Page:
20. Immediately begin to spread it evenly starting from the center in a circular way in clockwise direction to make a thin crepe.

Troubleshooting tip: If you are unable to spread the batter because it got stuck on the pan, this means either the pan is too hot or the batter is too thick. Reduce the flame and cool down the pan slightly. If that doesn’t work then pour little more water to your batter to bring to right consistency.

spreading dosa batter on the griddle

21. Keep spreading it from the center making circles till you reach the edges.

spreading batter on a hot griddle to make dosa

22. Regulate the heat to slightly high and let it cook for a minute then add oil or butter towards the edges. The edges of the dosa will begin to leave/ come off the pan when done.

23. When it turns golden or brown on the base, flip it and cook if you like. Not all dosas require cooking on the other side, if needed you can cook. Since I made the masala dosa, I used this potato masala for filling. Plain dosa is most commonly served with coconut chutney.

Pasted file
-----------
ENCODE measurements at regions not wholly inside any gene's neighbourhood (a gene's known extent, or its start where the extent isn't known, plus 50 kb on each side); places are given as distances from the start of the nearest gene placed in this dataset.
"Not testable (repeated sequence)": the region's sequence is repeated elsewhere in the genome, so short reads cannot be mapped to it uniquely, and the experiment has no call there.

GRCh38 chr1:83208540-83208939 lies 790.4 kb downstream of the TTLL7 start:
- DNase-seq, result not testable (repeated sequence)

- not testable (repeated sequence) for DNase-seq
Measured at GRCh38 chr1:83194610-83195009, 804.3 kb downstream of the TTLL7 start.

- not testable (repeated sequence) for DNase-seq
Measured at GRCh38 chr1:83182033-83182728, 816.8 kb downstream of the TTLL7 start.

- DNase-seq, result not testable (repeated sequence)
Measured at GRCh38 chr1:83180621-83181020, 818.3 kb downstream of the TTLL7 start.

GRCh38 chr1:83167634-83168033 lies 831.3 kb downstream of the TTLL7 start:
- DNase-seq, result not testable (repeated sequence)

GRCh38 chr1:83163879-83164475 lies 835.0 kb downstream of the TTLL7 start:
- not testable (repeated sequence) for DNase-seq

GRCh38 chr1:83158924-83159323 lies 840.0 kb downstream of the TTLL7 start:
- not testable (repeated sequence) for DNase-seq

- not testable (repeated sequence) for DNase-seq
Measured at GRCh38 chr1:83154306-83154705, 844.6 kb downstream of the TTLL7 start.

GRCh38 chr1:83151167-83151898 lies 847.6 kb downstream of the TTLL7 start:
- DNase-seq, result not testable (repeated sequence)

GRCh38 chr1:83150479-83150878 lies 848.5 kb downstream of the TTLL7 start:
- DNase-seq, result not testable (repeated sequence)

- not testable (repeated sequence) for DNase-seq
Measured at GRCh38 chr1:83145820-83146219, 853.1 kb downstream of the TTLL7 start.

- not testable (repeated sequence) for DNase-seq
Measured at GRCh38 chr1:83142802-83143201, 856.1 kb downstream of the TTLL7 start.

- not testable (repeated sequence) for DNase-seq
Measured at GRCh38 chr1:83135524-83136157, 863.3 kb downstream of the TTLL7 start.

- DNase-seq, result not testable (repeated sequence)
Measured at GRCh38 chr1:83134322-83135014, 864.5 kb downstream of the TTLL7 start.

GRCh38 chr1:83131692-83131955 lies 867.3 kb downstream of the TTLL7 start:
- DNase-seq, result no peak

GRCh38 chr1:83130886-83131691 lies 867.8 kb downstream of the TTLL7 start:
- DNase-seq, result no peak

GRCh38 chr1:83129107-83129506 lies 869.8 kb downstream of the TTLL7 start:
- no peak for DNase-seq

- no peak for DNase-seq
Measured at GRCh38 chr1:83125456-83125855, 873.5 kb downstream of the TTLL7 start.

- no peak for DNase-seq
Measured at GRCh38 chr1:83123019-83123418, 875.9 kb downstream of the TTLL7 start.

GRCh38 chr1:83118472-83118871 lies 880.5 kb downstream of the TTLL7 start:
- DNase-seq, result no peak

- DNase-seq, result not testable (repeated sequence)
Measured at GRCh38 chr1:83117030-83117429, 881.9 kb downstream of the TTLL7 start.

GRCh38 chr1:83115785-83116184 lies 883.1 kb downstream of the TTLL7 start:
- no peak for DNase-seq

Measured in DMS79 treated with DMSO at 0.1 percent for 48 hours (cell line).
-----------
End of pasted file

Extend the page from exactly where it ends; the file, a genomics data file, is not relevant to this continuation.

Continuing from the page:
golden fried masala dosa recipe

Serve the dosa right away when it is hot. They begin to soften as they cool down.

dosa recipe

Recipe 2

Soft idli & crispy dosa (2-in-1 batter)

These ratios yield good crispy as well as soft dosas and can be used to make soft idlis as well. Just mixing the batter matters. A runny batter yields soft dosas. Making with moderately thick batter, but of spreadable consistency yield crispy dosas.

This can also be used to make masala dosa, paniyaram, uttapam and also soft idli. The only difference from the first recipe is the color. These do not turn as red or brown like the other one but will be golden.

If you like to make your idli and dosa batter in one go in the same blender or wet grinder, then this may be for you.

Ingredients
½ cup whole skinned urad dal
1 ½ cups rice for blender – 2 cups for wet grinder
½ tsp methi seeds
2 tbsp poha (flattened rice) (substitute ¼ tsp methi seeds)
Non iodized Salt as needed

Recipe 3

Restaurant style crispy masala dosa

If you have ever wondered how dosas made in restaurant or tiffin centers turn out so flavorful, crisp and delicious, then you will have to put in little more effort and try this karnataka restaurant style masala dosa. These are very aromatic and unique.

Recipe 4

Sada dosa recipe

This batter can also be used for idli if the quality of urad dal is very good. Aged dal or dal from old harvest won’t work here.